It was also a fun meeting. The Newcomers’ breakfast was a treat and a great chance to network with a range of participants. I loved the Speed Networking; I was a bit nervous about it because Speed Dating is definitely ‘before my time’! I had no idea how it worked but it turned out to be a great way to learn about different aspects of oral history. The various performances were fabulous. I liked the poster displays too with their visual representations of projects. The conference was expertly run.

Overall, possibly the nicest part of being in Tampa for the 2015 Annual Meeting was its friendliness and being in an exciting setting of learning more about knowing someone’s story and preserving it.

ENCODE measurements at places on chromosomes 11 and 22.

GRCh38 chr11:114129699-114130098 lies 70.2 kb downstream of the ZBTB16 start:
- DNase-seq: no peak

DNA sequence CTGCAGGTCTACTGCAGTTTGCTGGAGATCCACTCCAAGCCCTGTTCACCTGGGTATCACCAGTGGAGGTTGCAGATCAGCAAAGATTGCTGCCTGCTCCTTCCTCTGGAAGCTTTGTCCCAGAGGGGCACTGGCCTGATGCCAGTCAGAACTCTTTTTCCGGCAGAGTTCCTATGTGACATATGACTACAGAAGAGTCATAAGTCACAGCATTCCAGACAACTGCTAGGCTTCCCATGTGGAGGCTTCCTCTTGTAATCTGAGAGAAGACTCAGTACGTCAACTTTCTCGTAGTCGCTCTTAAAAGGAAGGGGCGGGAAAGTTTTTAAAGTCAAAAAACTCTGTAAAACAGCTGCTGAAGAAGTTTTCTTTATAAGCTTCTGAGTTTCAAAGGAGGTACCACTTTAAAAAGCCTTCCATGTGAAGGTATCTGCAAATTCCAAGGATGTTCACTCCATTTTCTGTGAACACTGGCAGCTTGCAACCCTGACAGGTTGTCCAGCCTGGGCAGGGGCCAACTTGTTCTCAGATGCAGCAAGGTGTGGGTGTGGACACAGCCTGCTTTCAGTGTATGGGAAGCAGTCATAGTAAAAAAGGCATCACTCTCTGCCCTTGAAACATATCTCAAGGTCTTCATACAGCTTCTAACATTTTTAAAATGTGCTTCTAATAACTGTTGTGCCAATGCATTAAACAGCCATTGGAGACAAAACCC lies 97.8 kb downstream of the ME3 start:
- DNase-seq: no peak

I was successful in receiving a scholarship from the conference organizers and that was a much appreciated fantastic help because Australia is so far away – after a plane delay which then caused a missed connection it took me 30 hours to get to the USA but it was worth it. I’d love to come again.
Carol McKirdy, Australia

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International Committee Schedule at the Annual Conference

The Oral History Association’s Annual Meeting in Tampa is quickly approaching. Some things you might be interested in attending are:

The International Committee is meeting on Thursday, October 15, 2015, 12:00 – 1:00 PM at the Tampa Marriott Waterside 3, Florida Salon 3. All are welcome so please attend. If you would be interested in being on this committee please email Leslie McCartney, International Committee Chair at ude.a1618949848ksala1618949848@yent1618949848raccm1618949848l1618949848.